• Verma, S.S., Lucas, A.M., Lavage, D.R., Leader, J.B., Metpally, R., Krishnamurthy, S., Dewey, F., Borecki, I., Lopez, A., Overton, J., Penn, J., Reid, J., Pendergrass, S.A., Breitwieser, G., Ritchie, M.D. Identifying genetic associations with variability in metabolic health and blood count laboratory values: Diving into the quantitative traits by leveraging longitudinal data from an EHR. Pacific Symposium in Biocomputing, 22, 533-544 (2017).

  • Gorvin, C.M., Metpally, R., Stokes, V., Hannan, F.M., Overton, J.D., Reid, J.G., Breitwieser, G.E., Thakker, R.V. (2018) Large-scale exome datasets reveal a new class of adaptor-related protein complex 2 sigma subunit (AP2) mutations, located at the interface with the AP2 alpha subunit, that impair calcium-sensing receptor signaling. Human Molecular Genetics, 27(5), 1054-1066 (2018).

  • Gorvin, C.M., Rogers, A., Hastoy, B., Tarasov, A., Frost, M., Sposini, S., Inoue, A., Whyte, M.P., Rorsman, P., Hanyaloglu, A.C., Breitwieser, G.E., Thakker, R.V. AP2 mutations impair calcium-sensing receptor trafficking and signaling, and show an endosomal pathway to spatially direct G-protein selectivity. Cell Reports, 22, 1054-1066 (2018).

  • Dershem, R., Jeffreys, K., Krishnamurthy, S., Carey, D.J., Metpally, R.P.R., Breitwieser, G.E. Rare synonymous variants make noise: Rare synonymous variantsin GPR39 have phenome-wide disease associations in common with loss-of-function variants and alter expression and function. Online at BioRxiv; https://www.biorxiv.org/content/early/2018/02/27/272955

  • Mattar, P., Bravo-Sagua, R., Tobar, N., Fuentes, C., Troncoso, R., Breitwieser, G., Lavandero, S., Cifuentes, M. Autophagy mediates calcium-sensing receptor-induced TNF production in human preadipocytes. BBA-Molecular Basis of Disease, 1864(11), 3585-3594 (2018).

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Honors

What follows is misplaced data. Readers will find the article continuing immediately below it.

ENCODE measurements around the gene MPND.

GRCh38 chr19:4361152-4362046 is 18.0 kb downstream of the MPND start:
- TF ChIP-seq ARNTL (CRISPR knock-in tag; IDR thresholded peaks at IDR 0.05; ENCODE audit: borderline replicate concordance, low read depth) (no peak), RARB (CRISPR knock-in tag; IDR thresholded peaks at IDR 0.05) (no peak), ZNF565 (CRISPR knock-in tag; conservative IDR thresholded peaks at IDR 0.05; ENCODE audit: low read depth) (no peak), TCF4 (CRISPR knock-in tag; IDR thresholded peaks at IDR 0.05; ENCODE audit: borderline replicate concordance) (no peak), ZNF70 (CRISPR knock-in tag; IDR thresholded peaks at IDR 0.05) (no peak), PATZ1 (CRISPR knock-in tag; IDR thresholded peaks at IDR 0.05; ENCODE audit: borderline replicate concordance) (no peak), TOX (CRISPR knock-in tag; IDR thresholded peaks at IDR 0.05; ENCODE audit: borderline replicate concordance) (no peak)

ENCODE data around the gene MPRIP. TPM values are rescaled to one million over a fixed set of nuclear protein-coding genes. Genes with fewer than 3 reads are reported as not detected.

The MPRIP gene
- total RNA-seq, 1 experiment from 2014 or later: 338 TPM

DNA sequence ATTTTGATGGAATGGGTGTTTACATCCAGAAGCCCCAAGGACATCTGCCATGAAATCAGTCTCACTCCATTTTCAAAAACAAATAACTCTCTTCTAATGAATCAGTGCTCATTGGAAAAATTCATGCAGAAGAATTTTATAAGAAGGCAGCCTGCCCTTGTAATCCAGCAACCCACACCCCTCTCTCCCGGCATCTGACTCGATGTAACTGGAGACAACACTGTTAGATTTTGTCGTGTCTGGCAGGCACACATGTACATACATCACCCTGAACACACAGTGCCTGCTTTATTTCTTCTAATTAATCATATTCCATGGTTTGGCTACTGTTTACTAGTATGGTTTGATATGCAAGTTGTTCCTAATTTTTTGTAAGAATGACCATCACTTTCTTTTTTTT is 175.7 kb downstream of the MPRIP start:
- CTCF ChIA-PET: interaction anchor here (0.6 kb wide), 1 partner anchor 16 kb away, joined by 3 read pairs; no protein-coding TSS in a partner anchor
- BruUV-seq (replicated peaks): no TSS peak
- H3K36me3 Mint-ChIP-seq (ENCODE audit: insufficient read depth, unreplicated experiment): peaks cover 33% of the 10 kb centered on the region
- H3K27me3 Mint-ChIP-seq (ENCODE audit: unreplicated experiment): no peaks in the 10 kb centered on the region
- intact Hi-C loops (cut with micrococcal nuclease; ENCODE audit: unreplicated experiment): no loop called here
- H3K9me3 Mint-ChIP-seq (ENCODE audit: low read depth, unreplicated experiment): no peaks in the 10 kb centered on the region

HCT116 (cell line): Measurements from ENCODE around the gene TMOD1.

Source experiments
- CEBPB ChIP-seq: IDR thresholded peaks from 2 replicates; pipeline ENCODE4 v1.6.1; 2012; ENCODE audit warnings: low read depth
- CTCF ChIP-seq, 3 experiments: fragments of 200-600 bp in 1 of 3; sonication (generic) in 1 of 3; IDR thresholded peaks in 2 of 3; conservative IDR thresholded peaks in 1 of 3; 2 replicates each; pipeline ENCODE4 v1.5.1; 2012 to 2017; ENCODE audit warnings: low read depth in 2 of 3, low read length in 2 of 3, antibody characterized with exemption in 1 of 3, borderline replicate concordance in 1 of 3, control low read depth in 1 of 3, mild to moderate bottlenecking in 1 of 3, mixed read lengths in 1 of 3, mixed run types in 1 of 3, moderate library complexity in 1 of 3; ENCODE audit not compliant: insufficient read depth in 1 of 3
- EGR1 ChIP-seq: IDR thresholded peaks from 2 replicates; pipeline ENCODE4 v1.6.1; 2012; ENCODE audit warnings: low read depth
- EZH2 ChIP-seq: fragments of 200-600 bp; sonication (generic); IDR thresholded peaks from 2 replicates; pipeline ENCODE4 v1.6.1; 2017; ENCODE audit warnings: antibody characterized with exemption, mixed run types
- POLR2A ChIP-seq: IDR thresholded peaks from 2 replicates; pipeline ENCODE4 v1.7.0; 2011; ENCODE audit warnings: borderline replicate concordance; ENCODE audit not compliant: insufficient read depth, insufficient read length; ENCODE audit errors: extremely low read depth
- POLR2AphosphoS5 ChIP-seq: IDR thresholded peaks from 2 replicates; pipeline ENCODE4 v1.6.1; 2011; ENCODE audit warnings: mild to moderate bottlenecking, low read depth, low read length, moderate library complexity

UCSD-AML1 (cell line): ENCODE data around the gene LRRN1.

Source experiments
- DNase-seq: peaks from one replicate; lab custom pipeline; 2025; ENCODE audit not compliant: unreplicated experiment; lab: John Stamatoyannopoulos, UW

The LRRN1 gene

• 1972   National Honor Society
  • 1973   Sigma Epsilon Sigma, University of Wisconsin-Milwaukee
  • 1976   Phi Beta Kappa, University of Wisconsin-Milwaukee
  • 1984   Notable Women of Texas
  • 1989   Sigma Xi, Johns Hopkins University School of Medicine
  • 1991-1995   Established Investigator, American Heart Association
  • 1995   Career Development Award, National Science Foundation

Professional Societies

  • 1990- 2000   Ad hoc reviewer, Physiology study section
  • 1990, 1991   NSF external reviewer
  • 1991-1993   Councilor, Society of General Physiologists
  • 1992   Ad hoc reviewer, General Medicine B
  • 1992-1999   Editorial Board, Journal of General Physiology
  • 1993-1995   American Heart Association, National Review Council: CCPP
  • 1994-1998   Executive Committee, AHA Basic Science Council
  • 1994-1997   Treasurer, Society of General Physiologists
  • 1996-2005   Editorial Board, American Journal of Physiology (Cell)
  • 1998   Ad hoc reviewer, Fullbright Awards, The Israel Science Foundation, and the Wellcome Trust
  • 1998-2001   U.S. National Committee/IUPAB, liason for Soc. of Gen. Physiologists
  • 1999-2006   Associate Editor, Circulation Research
  • 2000-2004   American Heart Association, National Review Council: CCPP
  • 2000   Ad hoc reviewer: NSF, Molecular and Cellular Biosciences; NIDDK, O’Brien Kidney Research Centers
  • 2003-2004   Ad hoc reviewer, NIH, MDCN4
  • 2004-2008   Member, NTRC (formerly MDCN4) study section, NIH
  • 2006   Alzheimer’s Foundation, Wellcome Trust, US-Israel Binational Foundation, ad hoc reviewer; NIH SEP Reviewer, Electrical Signaling, Ion Transport and Arrhythmias
  • 2007-2009   Alzheimer’s Foundation, US-Israel Binational Foundation, ad hoc reviewer
  • 2010-2012   College of Reviewers-Center for Scientific Review, NIH
  • 2014-2019   Scientific Advisory Board, International Research Consortium on CaSR: CaSR Biomedicine, a training program for graduate and post-graduate students in the EU.


Last Modified 10/16/19